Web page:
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Parents give schools higher rating in ‘08

A new city Department of Education study found that more parents, students and educators are taking part in surveys that rate satisfaction with city schools, Mayor Michael Bloomberg said.

The 2008 Learning Environment Survey, administered in March, found that 92 percent of parents were satisfied or very satisfied with the quality of their child's education, an increase from 88 percent of the 2006-2007 school year.

The exercise allowed students, educators, and parents to rate their experiences and express their opinions about their local schools. Participation in the program, which is in its second year, increased 55 percent and involved more than 800,000 participants, the mayor said.

"No one has ever attempted a school survey of this magnitude," Bloomberg said during a press conference Tuesday at the High School of Applied Communication, located in a LaGuardia Community College building at 30-20 Thomson Ave. in Long Island City.

The response rates from parents rose from 26 percent to 40 percent, while the response rates from teachers jumped from 44 percent to 61 percent, the mayor said.

In addition, 74 percent of teachers surveyed said that order and discipline were maintained in their schools that year, compared to 68 percent of teachers during the previous year.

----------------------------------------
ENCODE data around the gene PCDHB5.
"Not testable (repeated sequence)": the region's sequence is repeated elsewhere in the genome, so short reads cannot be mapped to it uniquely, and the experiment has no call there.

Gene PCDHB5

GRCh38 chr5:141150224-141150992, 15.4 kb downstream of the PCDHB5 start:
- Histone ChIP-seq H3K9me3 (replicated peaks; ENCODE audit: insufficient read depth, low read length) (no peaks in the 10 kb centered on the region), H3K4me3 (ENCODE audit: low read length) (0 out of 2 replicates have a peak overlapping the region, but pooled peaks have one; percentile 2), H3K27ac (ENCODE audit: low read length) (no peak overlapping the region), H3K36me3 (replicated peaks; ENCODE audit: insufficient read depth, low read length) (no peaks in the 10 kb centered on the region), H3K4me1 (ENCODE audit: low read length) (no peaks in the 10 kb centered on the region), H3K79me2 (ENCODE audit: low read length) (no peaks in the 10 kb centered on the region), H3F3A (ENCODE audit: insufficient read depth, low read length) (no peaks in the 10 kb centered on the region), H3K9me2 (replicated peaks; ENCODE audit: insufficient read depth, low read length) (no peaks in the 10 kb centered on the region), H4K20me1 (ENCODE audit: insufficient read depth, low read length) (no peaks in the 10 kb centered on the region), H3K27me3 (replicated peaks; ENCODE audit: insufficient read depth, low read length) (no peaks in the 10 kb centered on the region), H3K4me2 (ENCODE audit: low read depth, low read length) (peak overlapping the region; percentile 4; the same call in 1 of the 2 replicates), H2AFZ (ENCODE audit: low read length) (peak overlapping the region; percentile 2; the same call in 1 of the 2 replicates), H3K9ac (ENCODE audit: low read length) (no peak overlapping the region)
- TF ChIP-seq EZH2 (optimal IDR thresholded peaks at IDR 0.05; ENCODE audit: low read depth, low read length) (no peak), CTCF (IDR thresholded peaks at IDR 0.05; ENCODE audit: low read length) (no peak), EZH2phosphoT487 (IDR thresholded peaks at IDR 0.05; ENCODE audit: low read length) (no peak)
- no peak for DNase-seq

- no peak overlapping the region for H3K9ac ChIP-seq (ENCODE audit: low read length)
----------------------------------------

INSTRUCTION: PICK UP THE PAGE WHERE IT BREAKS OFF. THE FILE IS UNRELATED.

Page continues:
The survey also found that 72 percent of students said that they felt safer in hallways, bathrooms, and locker rooms in their schools, as opposed to the 68 percent who said they did in last year.

"Our crime statistics also show that our schools are getting safer," Schools Chancellor Joel Klein said.

But an estimated 40 percent of students who feel their school does not offer a wide enough variety of classes.

Bloomberg said that feedback from students, parents and teachers continue to be highly valued by the city and changes are constantly being incorporated to improve city schools.

"When you take a look at the grades, they show that we're making progress," said Bloomberg, referencing state exams which showed improvement in New York City schools. "If you make a little progress everyday you'd be surprised as to how far you come. The voices of even more teachers, parents and children will help our schools make even greater strides in the coming school year."

Nathan Duke also contributed to this story.

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